The CDC’s new guidelines for office buildings fly in the face of what had become standard corporate office practice over the past few years: no more open office plans, no communal kitchens, and no carpooling or taking public transit to and from the office.
As states implement their reopening procedures and businesses follow, the CDC’s guidelines for office workers lay out advisories for halting the spread of COVID-19 in an office environment.
There will likely be no more gathering around the water cooler, or even the coffee machine. Businesses are encouraged to “replace high-touch communal items, such as coffee pots, water coolers, and bulk snacks, with alternatives such as prepackaged, single-serving items,” the guidelines state.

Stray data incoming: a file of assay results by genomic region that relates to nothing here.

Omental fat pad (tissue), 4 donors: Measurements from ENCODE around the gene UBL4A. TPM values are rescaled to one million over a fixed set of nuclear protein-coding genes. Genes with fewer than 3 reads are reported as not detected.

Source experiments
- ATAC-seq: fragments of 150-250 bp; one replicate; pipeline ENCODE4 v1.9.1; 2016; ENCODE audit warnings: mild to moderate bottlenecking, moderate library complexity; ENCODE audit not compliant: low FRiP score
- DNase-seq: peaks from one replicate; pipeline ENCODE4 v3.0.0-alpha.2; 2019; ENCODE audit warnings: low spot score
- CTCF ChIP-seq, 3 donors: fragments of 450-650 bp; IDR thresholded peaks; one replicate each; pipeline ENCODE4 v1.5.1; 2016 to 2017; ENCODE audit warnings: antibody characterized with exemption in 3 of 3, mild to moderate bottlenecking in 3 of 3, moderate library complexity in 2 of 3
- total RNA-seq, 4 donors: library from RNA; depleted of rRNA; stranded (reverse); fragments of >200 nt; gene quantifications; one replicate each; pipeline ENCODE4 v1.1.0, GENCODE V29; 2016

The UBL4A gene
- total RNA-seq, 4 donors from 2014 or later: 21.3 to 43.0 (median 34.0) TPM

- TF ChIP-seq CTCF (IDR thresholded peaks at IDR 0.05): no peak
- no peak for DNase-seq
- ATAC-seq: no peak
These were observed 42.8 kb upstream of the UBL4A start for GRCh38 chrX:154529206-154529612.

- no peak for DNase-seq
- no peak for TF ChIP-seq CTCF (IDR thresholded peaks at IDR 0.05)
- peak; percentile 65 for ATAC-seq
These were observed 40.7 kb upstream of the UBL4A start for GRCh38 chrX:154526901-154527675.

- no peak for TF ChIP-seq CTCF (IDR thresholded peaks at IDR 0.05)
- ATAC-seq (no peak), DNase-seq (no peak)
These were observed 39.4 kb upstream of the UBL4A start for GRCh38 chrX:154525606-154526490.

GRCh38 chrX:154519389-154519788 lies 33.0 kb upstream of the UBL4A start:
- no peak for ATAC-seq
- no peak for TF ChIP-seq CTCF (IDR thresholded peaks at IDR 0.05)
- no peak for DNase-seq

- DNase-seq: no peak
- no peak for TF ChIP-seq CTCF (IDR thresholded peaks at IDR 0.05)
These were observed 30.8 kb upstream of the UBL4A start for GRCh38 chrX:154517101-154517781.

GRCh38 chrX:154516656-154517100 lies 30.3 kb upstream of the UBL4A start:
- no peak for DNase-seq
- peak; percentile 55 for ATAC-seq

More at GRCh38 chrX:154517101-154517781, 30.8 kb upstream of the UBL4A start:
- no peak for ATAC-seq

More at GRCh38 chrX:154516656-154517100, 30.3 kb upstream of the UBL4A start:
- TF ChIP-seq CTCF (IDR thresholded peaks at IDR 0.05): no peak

Employers are supposed to identify potential places around the office where employees could come in close contact with each other: cafeterias, locker rooms, check-in and waiting areas, and points of entry or exit. They should rethink movement around the office to avoid clustering.
“We put arrows on the floor so people will go to the restroom one direction and come out the other,” Igor Faletski, chief executive of Mobify, a Vancouver digital company, explained of his new office practices to the New York Times. “No more shared food. Sanitation stations with wipes.”
With this dizzying list of new regulations, some companies might not ever return to their office space. Earlier this month, Twitter announced that most employees could continue working from home permanently if they wished, even after stay-at-home orders lift and the pandemic passes, Buzzfeed reported.
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